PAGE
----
.

20 October 2009

Evel Me

It's that time of year again. Writing-bloggers are blogging about NaNoWriMo (here, for example), National Novel Writing Month, which I guess applies outside the US as well (I just checked -- yes, it does), in which you and a thousand other wanna-be novelists write 50,000 words from 1-30 November. That's 1666.66666... (etc) words a day for 30 days, or 2000 words a day from 1-26 November, at which point you could have a well-deserved Thanksgiving. Appealing? I'm not sure.

For some reason I can't figure out, I'm sorely tempted to try it. I think it's because it has a "quick-fix" feel -- like "30 days to better abs". It is completely unrealistic of me to think I could squeeze this in. So there's that, too -- the challenge effect. How hard can it be? Well, hard, I'm guessing. Have you ever tried to write 1666.6666 etc coherent words a day for 30 days in a row? More to the point would be how many days it would take for utter gibberish to take over.

On the other hand, it seems obvious that these days, one needs a stunt. It isn't enough to keep up the daily grind, word in and word out; oh no. It has to be special. There has to be pizzazz, a gimmick, a "wow" factor. It needs a crash helmet and Evel Knievel. I quite like being Jeannette, mild mannered meal maker and time-challenged dreanmer. But this Jeannette, in all honesty, is really dull. A person these days must be Super Jeannette, Evel Jeannette, word-wielding daredevilless who jumps over 2000 words a day for 30 days with her Intel-powered, Atom N280 processor with 1.66GHz Seashell... Whoosh! Can you feel it? Whoosh! Can you feel it? Can anybody out there feel it? Will somebody let me know?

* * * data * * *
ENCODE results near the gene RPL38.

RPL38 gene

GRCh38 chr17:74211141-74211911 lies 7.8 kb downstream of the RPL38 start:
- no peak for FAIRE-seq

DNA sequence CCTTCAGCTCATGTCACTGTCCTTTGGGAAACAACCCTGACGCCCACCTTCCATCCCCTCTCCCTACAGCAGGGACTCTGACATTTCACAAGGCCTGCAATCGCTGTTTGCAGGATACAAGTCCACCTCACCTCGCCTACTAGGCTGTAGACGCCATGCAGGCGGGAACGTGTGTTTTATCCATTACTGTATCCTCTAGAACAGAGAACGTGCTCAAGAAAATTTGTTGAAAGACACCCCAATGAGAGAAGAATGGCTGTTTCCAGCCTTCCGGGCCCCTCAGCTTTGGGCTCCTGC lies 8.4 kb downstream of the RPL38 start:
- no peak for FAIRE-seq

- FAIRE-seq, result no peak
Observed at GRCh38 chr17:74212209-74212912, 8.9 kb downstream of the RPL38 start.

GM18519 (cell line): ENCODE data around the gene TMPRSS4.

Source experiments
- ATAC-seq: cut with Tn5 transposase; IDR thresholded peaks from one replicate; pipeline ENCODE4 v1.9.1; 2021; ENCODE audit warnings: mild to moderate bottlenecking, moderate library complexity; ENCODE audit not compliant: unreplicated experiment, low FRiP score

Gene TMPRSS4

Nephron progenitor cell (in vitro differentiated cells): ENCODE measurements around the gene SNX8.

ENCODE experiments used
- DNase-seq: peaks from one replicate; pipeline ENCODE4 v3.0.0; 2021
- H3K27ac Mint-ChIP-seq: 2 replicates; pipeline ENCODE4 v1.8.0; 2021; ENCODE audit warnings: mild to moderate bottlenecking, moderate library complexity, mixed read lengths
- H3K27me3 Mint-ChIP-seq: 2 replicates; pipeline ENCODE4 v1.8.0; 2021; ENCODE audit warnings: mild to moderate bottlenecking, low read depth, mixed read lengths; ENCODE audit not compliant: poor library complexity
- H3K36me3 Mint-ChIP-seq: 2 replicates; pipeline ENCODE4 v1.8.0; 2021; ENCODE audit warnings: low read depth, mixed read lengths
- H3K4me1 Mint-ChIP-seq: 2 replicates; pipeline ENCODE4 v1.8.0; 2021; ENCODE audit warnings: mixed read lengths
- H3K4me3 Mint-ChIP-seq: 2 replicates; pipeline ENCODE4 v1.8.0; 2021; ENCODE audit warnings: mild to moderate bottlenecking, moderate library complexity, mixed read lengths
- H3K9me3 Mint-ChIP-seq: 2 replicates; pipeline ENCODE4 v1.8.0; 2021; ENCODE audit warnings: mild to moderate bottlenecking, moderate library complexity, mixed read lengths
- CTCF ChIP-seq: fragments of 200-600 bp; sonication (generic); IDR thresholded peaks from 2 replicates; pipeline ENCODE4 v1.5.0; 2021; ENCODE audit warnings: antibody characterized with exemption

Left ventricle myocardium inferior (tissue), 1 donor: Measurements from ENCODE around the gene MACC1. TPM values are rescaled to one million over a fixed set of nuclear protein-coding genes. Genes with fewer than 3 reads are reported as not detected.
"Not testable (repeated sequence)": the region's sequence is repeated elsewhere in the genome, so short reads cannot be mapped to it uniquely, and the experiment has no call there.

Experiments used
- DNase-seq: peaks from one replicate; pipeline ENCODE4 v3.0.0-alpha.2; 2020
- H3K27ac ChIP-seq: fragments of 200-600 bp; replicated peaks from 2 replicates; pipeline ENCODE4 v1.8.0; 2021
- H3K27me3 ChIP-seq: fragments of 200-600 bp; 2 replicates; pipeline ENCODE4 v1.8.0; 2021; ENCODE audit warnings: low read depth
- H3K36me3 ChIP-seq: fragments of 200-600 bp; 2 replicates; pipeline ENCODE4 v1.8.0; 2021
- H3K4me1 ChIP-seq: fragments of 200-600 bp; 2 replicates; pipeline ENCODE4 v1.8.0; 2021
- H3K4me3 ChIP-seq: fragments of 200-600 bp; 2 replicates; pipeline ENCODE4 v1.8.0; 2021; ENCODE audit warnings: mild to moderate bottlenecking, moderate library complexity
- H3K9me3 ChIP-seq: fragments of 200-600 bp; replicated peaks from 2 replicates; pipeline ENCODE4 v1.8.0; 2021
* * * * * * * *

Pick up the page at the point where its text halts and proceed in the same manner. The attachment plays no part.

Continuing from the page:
Whoosh!






image credit.

2 comments:

  1. Has anyone every written a *good* novel in NaNoWriMo? It seems to me that a "writealong" is possibly not the best way to achieve art, unless you have a Mary Shelley moment and synthesize the zeitgeist into an instant classic (that sentence doesn't work but I don't have time to sort it out). I wonder how many mediocrities end up on the slushpile as a result of this entertainment for unfocused writers. Not that I'm not tempted to try too.

    ReplyDelete
  2. I meant "ever written", of course. Proof before you post.

    ReplyDelete